“WE’RE not sanctifying him,” Mark Radcliffe said of David Bowie about an hour into his programme on Sunday morning, “we’re appreciating him.”

Really? BBC radio’s Bowie Five Years On, on the fifth anniversary of his death, felt like a sanctification at times.

Not that I was complaining. I’ve always loved Bowie, though my late wife loved him more. So, a day dedicated to the man and his music on the fifth anniversary of his death seemed like a gift, though when Radcliffe played Win from Young Americans – the song we played at Jeanie’s funeral – I did have to step away from the radio for a moment.

Bowie Five Years On covered much of the BBC’s coverage last weekend, from Johnnie Walker’s ever-reliable Sounds of the 70s, to Soul Music on Radio 4 focusing on the importance of Bowie’s Life on Mars in the lives of the programme’s guests.

Bowie himself turned up a couple of times, picking the tunes on 6 Music (a repeat of a 1979 show in which he proved a slightly diffident DJ but one with mostly immaculate taste – I can live without The Doors, myself) and in David Bowie: Verbatim on Radio 4’s Archive on 4 slot on Saturday.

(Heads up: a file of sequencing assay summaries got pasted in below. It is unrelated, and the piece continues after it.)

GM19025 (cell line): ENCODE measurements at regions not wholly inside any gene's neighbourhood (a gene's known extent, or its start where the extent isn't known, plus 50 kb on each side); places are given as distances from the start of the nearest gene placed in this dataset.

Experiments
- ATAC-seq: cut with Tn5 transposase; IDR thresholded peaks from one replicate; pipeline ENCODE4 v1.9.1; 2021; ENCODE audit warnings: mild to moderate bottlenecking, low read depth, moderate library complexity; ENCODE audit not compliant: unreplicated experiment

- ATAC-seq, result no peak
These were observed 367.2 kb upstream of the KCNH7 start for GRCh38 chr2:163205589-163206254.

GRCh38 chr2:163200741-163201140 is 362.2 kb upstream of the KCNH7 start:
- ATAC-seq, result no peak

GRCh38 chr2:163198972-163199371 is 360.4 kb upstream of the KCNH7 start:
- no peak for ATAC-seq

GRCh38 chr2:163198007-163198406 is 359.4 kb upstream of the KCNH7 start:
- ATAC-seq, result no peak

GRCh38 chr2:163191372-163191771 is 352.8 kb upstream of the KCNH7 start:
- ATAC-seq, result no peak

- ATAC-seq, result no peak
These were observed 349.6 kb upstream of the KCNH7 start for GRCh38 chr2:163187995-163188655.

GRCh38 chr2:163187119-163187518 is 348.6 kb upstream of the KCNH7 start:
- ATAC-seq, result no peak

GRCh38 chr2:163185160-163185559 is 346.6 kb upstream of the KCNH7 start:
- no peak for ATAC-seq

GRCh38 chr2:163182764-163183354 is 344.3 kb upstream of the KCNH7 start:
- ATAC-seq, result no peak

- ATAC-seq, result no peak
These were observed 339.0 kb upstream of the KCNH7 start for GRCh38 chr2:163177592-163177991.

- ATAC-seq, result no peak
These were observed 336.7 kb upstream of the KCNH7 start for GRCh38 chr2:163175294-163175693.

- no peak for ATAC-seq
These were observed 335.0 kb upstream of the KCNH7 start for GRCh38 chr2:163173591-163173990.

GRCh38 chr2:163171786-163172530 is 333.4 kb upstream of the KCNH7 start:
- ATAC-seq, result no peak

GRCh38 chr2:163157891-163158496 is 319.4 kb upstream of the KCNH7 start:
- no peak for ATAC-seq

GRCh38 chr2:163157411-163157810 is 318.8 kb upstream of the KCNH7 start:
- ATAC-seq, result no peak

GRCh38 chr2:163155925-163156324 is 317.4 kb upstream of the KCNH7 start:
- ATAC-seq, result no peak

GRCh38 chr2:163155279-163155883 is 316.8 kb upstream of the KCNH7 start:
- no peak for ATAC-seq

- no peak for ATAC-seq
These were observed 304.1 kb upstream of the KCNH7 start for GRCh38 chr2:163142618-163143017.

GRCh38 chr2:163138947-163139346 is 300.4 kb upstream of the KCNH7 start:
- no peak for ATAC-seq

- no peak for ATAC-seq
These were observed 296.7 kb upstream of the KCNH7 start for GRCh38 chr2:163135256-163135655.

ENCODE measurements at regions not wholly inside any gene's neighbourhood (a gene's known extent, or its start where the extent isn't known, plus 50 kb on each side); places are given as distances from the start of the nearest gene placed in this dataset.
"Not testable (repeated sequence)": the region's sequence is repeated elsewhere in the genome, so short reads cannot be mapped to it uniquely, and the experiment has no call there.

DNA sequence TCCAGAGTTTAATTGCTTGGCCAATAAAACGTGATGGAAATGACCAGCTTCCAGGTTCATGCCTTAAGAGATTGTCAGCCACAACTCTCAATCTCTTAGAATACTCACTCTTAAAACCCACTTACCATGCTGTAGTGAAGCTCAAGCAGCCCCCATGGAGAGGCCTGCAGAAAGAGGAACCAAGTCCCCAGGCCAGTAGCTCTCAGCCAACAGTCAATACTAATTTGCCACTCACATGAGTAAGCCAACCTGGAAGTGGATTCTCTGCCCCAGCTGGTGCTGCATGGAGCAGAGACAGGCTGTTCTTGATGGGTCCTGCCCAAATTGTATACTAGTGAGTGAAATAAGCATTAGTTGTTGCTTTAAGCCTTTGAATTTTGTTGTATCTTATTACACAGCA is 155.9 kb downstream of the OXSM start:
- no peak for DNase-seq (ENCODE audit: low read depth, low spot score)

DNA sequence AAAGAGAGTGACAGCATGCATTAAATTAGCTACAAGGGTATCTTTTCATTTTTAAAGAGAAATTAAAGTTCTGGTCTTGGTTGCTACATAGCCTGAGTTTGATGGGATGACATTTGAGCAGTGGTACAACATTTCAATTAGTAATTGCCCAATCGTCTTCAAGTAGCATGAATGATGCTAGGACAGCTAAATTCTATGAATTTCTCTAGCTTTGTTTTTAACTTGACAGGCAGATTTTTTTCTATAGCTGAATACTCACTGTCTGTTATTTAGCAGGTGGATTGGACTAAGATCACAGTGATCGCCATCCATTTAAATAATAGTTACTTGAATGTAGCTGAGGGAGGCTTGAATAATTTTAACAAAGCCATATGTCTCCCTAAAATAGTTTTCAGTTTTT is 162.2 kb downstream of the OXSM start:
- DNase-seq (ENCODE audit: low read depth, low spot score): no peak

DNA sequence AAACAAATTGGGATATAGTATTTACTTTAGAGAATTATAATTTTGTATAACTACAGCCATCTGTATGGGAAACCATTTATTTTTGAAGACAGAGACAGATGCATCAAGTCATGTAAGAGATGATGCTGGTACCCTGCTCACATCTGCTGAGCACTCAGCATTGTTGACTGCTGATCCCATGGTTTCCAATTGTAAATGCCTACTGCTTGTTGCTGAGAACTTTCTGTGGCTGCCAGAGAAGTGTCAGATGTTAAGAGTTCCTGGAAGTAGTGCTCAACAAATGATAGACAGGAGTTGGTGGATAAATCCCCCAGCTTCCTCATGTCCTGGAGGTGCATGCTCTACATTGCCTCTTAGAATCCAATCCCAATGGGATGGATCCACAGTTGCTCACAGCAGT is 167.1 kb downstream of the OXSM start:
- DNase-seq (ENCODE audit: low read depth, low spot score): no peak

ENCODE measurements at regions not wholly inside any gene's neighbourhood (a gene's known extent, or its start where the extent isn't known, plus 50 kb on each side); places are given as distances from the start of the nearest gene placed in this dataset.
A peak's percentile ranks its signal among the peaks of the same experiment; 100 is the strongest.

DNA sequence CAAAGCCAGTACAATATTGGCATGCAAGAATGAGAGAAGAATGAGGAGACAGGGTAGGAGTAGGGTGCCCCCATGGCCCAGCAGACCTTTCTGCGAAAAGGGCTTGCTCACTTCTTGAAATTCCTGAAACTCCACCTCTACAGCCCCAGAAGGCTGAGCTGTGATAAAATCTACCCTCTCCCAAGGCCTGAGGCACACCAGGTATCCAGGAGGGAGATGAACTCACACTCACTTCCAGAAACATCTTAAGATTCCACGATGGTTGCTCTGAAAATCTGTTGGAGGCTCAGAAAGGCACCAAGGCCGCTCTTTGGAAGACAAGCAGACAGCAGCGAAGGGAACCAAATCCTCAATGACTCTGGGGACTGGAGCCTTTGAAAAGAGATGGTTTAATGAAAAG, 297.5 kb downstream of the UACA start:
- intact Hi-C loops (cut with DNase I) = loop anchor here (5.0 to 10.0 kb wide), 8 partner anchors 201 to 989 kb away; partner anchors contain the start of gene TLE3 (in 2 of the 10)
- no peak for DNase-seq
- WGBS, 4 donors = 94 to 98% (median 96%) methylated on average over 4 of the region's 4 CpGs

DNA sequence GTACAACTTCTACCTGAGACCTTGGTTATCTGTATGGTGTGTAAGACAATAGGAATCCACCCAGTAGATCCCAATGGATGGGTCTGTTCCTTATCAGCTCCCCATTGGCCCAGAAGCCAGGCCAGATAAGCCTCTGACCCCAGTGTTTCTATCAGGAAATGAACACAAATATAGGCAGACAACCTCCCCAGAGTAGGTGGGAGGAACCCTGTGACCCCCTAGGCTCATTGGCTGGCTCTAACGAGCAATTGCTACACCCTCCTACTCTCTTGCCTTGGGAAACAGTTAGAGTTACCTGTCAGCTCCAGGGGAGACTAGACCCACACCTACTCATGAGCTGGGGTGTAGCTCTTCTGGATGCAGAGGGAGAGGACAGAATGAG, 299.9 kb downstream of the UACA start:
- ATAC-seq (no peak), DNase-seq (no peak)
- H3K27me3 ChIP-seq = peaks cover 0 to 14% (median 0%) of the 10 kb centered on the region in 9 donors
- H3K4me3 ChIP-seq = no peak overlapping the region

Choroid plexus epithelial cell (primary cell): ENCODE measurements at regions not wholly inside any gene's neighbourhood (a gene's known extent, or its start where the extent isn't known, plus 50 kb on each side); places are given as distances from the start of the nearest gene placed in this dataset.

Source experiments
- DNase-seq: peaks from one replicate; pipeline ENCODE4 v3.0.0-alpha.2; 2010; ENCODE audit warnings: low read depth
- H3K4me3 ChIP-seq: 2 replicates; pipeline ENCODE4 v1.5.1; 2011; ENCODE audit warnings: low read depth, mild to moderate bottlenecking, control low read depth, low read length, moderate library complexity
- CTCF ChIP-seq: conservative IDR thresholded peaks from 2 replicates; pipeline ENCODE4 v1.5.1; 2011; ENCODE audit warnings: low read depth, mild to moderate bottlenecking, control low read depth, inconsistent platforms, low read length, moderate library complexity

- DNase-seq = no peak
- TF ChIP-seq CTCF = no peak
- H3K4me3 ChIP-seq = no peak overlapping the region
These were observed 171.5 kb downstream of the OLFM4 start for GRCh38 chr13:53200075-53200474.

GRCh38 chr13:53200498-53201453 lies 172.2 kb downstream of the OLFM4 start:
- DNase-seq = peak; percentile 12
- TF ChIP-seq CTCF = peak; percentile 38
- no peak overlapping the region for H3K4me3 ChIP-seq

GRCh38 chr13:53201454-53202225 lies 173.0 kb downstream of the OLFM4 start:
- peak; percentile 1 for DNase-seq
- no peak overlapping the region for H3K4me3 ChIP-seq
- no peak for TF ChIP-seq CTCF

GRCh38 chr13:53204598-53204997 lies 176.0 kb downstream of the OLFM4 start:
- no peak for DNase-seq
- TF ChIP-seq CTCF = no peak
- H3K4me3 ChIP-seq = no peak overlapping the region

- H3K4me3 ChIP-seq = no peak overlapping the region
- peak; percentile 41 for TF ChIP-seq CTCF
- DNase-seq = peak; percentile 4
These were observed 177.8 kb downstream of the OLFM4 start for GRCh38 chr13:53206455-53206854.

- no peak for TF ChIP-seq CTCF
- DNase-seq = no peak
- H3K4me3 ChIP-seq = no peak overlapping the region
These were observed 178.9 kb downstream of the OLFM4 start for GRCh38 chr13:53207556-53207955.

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Apart from Sean Grundy’s Sunday afternoon drama Low, Bowie was one of the few voices heard all weekend that actually dared question his own choices, even if he did play them for laughs.

And so, speaking about his quest to give up drugs in the mid-1970s he pointed out: “I ended up in Berlin the smack capital of Europe … And who did I take with me? Iggy Pop, who was trying to get off smack.”

At the heart of the Bowie love-in was the simulcast of the programme Bowie Dancing Out in Space on both Radio 4 and 6 Music on Sunday night.

Presented by Stuart Maconie, it offered no central thesis but reflected and refracted various elements of Bowie’s story – performance, jazz, modern art, bisexuality – through celebrity fans, ranging from Grayson Perry to author Deborah Levy, all of whom were in his debt.

On Bowie’s claims of bisexuality, Perry suggested, “You could say it was a cynical territory grab.” But then he went on to suggest that Bowie’s willingness to experiment was very much part of his appeal.

“He was up there on stage for all the people who felt like they were different, alone, and nobody else was like them.”

Theories can only take you so far, though. At one point Ricky Gervais was doing his best to explain why Bowie mattered as Sweet Thing/Candidate from Diamond Dogs played in the background. Eventually Gervais faded out and the music carried on, proving Bowie’s worth more eloquently than any of the words we say about him ever could.

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